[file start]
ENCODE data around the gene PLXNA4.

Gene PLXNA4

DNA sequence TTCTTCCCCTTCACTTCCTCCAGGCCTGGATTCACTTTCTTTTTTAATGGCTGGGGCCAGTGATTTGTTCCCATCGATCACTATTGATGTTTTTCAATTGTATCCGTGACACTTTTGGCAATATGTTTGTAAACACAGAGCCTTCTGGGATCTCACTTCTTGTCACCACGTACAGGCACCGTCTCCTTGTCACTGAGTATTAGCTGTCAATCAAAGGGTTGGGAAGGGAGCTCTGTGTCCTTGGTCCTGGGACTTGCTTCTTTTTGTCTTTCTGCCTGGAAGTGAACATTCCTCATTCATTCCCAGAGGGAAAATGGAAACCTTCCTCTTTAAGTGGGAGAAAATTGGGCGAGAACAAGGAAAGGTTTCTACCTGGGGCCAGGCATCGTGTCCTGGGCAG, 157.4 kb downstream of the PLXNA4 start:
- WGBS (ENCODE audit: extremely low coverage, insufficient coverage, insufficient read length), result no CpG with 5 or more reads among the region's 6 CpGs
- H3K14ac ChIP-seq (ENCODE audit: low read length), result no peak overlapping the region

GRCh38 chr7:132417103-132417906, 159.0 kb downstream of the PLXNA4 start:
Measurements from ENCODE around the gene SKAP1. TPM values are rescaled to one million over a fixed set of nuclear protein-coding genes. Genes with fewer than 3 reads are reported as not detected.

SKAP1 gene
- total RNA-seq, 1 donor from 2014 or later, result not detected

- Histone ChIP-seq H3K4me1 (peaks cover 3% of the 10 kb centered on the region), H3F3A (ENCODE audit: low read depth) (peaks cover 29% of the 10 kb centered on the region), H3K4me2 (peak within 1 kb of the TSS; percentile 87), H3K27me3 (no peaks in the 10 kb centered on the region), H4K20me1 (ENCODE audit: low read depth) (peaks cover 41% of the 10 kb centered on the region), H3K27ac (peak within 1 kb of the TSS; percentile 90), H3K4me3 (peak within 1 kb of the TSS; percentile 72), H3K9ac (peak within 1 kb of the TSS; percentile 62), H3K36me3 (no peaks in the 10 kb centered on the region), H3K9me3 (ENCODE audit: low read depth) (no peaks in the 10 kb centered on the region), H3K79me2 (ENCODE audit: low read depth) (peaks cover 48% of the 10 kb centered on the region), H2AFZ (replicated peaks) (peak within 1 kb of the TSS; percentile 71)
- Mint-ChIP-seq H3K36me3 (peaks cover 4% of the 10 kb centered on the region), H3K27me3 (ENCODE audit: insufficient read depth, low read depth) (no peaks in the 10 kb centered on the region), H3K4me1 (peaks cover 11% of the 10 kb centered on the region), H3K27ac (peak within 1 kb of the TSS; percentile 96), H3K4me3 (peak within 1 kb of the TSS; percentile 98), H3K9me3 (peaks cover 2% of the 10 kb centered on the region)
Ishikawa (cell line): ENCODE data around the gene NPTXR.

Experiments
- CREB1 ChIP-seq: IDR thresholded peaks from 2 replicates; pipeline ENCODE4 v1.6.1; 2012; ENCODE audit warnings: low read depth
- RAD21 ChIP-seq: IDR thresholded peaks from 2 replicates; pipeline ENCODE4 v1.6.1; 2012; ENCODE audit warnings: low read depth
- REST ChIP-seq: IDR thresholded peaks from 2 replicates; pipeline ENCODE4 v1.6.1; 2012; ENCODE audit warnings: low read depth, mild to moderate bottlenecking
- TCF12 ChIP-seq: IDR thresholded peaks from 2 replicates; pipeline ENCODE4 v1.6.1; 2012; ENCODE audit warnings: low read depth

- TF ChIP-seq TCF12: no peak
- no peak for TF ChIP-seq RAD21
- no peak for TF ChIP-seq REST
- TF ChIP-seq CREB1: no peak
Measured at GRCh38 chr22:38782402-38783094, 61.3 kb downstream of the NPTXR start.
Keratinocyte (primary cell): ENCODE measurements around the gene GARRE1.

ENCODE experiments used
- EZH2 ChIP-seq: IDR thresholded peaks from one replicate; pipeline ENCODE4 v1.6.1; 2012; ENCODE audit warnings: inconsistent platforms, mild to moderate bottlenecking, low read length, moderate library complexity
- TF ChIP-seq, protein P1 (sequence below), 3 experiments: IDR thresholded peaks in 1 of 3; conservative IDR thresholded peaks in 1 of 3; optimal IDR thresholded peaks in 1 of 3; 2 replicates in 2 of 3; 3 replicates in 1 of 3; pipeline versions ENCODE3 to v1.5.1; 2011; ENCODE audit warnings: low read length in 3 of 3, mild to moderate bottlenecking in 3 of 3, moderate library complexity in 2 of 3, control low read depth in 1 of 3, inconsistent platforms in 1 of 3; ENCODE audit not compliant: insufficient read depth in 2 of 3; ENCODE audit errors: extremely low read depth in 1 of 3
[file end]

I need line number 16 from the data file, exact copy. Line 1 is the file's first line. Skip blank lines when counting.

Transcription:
- REST ChIP-seq: IDR thresholded peaks from 2 replicates; pipeline ENCODE4 v1.6.1; 2012; ENCODE audit warnings: low read depth, mild to moderate bottlenecking